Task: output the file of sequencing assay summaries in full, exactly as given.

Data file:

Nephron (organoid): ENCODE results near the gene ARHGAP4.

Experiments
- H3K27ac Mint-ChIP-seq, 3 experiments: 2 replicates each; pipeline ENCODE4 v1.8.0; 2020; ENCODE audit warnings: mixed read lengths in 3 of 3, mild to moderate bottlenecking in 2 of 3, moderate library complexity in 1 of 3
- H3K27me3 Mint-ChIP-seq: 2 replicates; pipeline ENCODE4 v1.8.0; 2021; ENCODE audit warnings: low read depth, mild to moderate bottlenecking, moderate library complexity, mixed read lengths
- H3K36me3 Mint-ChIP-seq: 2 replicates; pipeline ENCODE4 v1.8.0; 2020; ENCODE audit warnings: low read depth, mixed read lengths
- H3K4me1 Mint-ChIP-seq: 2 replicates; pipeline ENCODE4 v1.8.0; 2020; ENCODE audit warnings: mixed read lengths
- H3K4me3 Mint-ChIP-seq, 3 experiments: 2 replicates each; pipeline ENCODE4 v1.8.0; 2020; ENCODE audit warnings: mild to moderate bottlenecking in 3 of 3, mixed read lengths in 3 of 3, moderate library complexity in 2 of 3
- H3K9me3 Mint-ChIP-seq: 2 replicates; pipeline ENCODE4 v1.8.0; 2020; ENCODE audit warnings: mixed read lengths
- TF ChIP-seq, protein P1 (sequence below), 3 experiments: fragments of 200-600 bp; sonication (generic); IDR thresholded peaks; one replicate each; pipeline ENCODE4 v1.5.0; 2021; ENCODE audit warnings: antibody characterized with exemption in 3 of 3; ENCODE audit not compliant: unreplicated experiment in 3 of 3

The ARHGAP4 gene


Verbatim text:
Nephron (organoid): ENCODE results near the gene ARHGAP4.

Experiments
- H3K27ac Mint-ChIP-seq, 3 experiments: 2 replicates each; pipeline ENCODE4 v1.8.0; 2020; ENCODE audit warnings: mixed read lengths in 3 of 3, mild to moderate bottlenecking in 2 of 3, moderate library complexity in 1 of 3
- H3K27me3 Mint-ChIP-seq: 2 replicates; pipeline ENCODE4 v1.8.0; 2021; ENCODE audit warnings: low read depth, mild to moderate bottlenecking, moderate library complexity, mixed read lengths
- H3K36me3 Mint-ChIP-seq: 2 replicates; pipeline ENCODE4 v1.8.0; 2020; ENCODE audit warnings: low read depth, mixed read lengths
- H3K4me1 Mint-ChIP-seq: 2 replicates; pipeline ENCODE4 v1.8.0; 2020; ENCODE audit warnings: mixed read lengths
- H3K4me3 Mint-ChIP-seq, 3 experiments: 2 replicates each; pipeline ENCODE4 v1.8.0; 2020; ENCODE audit warnings: mild to moderate bottlenecking in 3 of 3, mixed read lengths in 3 of 3, moderate library complexity in 2 of 3
- H3K9me3 Mint-ChIP-seq: 2 replicates; pipeline ENCODE4 v1.8.0; 2020; ENCODE audit warnings: mixed read lengths
- TF ChIP-seq, protein P1 (sequence below), 3 experiments: fragments of 200-600 bp; sonication (generic); IDR thresholded peaks; one replicate each; pipeline ENCODE4 v1.5.0; 2021; ENCODE audit warnings: antibody characterized with exemption in 3 of 3; ENCODE audit not compliant: unreplicated experiment in 3 of 3

The ARHGAP4 gene